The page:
While the number of first-order victims from the coronavirus continues to rise — 5.6 million total cases and 176,000 deaths as of Monday, according to the CDC — the collateral damage has been just as much, or even more, devastating.
Trillions of dollars of wealth from the previously booming stock market have been erased, millions have been put out of work, and trillions have been added to our completely unsustainable national debt in relief packages.
The pandemic shutdown has also presaged a rise in depression, divorce, domestic abuse, child abuse, alcoholism, drug abuse, and even suicide.
The most startling data point that has come out recently is that 25 percent of young adults have considered suicide because of the virus.
Is it only a matter of time before thought leads to action, and suicide among young adults — our future — is collateral damage that no society can abide?
For this reason, Senate agriculture committee Chair Pat Roberts, R-Kan., lead the charge to protect kids from becoming victims of the virus, even those not infected by the disease.
Roberts and 19 other Republican Senators sent a letter to Agriculture Secretary Sonny Perdue urging the Trump administration provide waivers to continue the school-lunch program during the ongoing coronavirus pandemic.
The delivery system for these lunches has been disrupted in states where schools have been shut down, so intervention is necessary to keep serving this at-risk population.
The federal National School Lunch Program (NSLP) has reimbursed schools for free or reduced-price meals to needy children since 1946 — up to nearly 100,000 K-12 schools and 30 million children in recent years.
For many, these meals are the only regular ones they receive.
As state governors ordered schools to shut down starting in March, the USDA and Congress opened the door for schools to continue providing meals through the agency’s flexible summer programs.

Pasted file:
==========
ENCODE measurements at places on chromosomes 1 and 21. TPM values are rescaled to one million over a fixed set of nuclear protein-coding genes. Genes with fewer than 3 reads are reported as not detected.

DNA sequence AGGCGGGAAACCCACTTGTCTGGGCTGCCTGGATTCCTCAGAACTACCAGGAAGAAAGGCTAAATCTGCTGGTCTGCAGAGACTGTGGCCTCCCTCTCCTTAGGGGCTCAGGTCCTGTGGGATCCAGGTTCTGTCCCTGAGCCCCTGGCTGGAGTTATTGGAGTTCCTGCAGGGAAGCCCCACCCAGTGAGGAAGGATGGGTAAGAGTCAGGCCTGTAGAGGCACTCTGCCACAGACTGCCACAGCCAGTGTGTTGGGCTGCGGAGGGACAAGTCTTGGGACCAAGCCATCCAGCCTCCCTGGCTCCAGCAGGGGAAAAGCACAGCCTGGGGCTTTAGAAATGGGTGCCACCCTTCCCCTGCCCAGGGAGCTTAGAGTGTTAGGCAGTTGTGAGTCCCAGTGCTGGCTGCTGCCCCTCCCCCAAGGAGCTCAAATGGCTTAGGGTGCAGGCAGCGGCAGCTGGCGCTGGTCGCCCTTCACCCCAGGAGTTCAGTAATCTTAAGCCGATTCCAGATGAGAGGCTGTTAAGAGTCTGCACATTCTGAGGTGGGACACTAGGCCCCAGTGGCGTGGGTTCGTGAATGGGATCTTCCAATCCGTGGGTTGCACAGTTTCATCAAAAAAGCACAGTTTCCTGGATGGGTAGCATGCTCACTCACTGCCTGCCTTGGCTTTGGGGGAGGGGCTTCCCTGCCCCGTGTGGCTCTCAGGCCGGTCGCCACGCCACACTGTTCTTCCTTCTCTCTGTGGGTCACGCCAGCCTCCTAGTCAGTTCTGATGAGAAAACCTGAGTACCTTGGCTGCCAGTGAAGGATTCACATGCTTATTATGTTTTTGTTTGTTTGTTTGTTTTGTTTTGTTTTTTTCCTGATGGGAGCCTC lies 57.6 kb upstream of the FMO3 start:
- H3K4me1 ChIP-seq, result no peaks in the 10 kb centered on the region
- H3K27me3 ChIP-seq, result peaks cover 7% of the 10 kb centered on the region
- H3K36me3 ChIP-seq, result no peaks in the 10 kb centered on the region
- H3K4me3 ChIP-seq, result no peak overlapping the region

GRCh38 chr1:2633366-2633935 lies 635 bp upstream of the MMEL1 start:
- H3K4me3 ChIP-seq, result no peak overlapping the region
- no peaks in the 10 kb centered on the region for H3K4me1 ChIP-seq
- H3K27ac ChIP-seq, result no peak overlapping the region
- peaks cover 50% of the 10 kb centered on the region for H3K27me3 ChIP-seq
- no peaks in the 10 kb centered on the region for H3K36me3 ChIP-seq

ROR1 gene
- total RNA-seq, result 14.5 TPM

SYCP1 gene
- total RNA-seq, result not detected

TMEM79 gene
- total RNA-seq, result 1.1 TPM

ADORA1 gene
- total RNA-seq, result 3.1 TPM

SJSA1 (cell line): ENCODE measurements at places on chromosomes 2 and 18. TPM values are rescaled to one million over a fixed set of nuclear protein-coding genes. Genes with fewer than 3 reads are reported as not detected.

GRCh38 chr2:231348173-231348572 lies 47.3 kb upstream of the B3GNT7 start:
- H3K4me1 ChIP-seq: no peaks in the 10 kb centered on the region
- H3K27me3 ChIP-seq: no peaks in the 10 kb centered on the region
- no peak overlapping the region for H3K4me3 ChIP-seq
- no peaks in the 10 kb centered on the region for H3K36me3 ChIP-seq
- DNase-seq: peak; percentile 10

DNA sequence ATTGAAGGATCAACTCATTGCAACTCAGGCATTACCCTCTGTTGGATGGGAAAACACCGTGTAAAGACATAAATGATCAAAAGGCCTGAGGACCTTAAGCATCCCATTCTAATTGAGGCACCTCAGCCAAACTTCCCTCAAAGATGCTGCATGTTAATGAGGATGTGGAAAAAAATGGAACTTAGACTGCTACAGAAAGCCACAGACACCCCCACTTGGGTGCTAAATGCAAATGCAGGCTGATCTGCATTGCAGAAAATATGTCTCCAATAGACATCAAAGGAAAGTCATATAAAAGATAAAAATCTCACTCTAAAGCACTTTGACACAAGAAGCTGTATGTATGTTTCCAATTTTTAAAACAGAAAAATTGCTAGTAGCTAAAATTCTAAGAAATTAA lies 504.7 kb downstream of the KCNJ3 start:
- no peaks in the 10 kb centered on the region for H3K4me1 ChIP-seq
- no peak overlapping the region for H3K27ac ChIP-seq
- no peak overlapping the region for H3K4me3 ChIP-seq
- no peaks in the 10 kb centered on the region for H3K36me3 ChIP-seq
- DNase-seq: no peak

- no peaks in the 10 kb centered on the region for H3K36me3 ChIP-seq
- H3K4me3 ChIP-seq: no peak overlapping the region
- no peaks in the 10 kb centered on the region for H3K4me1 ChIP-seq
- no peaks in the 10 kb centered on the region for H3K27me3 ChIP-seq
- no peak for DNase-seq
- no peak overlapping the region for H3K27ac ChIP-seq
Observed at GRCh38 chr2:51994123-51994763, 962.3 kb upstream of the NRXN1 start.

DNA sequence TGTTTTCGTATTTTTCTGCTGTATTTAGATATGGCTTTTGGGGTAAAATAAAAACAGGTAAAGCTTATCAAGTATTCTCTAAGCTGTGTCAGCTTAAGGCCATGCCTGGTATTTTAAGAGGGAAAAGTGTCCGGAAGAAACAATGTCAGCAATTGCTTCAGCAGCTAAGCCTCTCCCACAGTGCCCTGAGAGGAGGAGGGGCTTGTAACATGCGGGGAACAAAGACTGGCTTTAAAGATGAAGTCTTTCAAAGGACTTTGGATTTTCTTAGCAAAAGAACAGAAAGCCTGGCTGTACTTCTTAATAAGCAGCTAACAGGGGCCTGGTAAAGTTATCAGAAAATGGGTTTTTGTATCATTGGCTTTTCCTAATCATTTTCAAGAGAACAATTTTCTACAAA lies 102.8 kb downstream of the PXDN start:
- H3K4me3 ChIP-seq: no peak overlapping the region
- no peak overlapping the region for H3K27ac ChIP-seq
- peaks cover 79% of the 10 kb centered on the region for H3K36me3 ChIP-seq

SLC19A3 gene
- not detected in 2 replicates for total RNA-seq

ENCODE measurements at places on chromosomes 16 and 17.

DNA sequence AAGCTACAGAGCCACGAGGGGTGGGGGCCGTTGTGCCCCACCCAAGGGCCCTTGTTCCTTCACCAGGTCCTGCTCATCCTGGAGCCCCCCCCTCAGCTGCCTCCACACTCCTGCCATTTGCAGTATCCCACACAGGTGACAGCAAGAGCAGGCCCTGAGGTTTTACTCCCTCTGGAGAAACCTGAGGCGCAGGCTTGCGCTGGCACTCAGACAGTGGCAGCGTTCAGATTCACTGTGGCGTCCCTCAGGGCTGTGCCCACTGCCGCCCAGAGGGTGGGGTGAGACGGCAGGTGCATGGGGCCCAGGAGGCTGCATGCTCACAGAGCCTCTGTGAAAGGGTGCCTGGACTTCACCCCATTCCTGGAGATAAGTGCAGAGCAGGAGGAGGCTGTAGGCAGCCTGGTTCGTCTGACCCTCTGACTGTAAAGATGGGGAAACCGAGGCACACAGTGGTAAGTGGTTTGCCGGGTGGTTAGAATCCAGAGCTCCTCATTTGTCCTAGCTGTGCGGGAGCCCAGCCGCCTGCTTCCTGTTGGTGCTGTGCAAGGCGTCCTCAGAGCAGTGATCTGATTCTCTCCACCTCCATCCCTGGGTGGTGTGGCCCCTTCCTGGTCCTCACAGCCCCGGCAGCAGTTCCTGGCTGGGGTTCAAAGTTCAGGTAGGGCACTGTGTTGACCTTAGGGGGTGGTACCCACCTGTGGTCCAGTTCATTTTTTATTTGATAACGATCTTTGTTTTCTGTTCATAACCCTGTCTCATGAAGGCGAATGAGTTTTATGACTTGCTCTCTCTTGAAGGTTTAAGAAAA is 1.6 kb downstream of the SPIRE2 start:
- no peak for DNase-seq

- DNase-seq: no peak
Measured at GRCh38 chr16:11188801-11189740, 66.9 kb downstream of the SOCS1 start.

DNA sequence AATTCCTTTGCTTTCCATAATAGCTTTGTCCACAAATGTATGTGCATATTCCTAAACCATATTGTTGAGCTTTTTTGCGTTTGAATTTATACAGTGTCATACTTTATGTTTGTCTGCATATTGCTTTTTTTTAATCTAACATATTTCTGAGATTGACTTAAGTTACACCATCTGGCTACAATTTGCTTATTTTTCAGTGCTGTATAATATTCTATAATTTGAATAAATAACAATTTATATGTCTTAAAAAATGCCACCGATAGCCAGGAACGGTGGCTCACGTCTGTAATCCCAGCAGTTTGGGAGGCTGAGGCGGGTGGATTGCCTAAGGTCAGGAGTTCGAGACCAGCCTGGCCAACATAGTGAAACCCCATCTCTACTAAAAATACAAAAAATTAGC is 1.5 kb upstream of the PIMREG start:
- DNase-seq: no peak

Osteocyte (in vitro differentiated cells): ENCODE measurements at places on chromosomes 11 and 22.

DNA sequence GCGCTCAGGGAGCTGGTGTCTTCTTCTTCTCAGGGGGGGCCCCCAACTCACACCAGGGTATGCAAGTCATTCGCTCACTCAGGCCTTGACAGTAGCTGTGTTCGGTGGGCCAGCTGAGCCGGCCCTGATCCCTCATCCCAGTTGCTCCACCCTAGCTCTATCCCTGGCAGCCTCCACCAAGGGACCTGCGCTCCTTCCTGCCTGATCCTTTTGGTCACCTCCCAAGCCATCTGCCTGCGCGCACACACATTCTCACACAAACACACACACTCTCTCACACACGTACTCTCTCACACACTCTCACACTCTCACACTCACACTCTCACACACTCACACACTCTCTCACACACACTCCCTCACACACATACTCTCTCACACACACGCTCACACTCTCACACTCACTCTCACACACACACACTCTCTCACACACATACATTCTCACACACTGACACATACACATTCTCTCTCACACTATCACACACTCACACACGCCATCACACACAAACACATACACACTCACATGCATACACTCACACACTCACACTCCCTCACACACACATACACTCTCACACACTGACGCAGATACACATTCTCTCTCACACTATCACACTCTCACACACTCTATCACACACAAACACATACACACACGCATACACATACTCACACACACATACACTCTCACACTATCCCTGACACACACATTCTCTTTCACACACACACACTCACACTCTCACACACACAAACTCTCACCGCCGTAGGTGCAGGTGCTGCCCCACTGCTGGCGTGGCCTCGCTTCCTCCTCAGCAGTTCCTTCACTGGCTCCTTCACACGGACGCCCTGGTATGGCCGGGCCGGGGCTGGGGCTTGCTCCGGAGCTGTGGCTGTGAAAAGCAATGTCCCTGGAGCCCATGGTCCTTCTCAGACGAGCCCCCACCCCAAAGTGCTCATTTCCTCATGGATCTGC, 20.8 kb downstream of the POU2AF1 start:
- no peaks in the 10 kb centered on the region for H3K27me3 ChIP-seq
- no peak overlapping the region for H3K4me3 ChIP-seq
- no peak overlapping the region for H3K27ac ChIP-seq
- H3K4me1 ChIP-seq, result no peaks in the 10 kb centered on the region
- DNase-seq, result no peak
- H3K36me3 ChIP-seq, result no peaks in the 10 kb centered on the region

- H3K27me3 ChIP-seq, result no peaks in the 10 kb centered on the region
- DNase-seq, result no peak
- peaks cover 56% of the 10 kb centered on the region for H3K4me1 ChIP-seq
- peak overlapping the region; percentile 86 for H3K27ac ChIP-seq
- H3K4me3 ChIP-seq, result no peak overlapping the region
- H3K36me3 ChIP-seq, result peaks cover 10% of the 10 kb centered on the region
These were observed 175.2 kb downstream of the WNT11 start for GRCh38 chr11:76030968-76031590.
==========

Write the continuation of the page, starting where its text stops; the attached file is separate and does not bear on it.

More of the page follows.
This morning the U.S. Department of Agriculture agreed to the idea, and extended the waivers to Dec. 31.
Their press release reads:
"This unprecedented move will help ensure — no matter what the situation is on-the-ground — children have access to nutritious food as the country recovers from the COVID-19 pandemic. USDA has been and continues to be committed to using the Congressionally appropriated funding that has been made available."
The government has been quick to provide financial aid to small businesses, the U.S. Postal Service, and other corona-impacted groups and individuals, and this is a sign they won’t leave behind children either.
Moreover, the move will also help struggling economies in affected states going into the fall elections. While certainly not as important as children’s lives, the political ramifications are not insignificant: if Republicans had been on wrong side of issue, it could have tipped control of the Senate in their favor, particularly in more rural states that rely on agriculture like Iowa, Colorado, Montana, North Carolina, and Maine.
Big businesses are getting bailed out with PPP money — including the LA Lakers, the Cobra Kai of the NBA — and the U.S. Postal Service is drooling over a $25 billion bailout.
Even if staunch ideological fiscal conservatives support government cost-cutting to find savings, cuts to the school lunch program would not be the place to start.
While it’s good news that USDA has extended the program through the end of the calendar year, it would probably be a good idea to do so through the rest of the school year as well — given the uncertainty with which corona has left the world.
Children rely on these programs for meals during the school year, and it’s not the fault that politicians in their states have shut down the schools, so the federal government has done the right thing in stepping up.
At-risk kids’ nourishment shouldn’t become yet another public health problem created by the coronavirus overreaction.
Jared Whitley is a long-time politico who has worked in the U.S. Congress, White House, and defense industry. He is an award-winning writer, having won best blogger in the state from the Utah Society of Professional Journalists (2018) and best columnist from Best of the West (2016). He earned his MBA from Hult International Business School in Dubai. Read Jared Whitley's reports — More Here.
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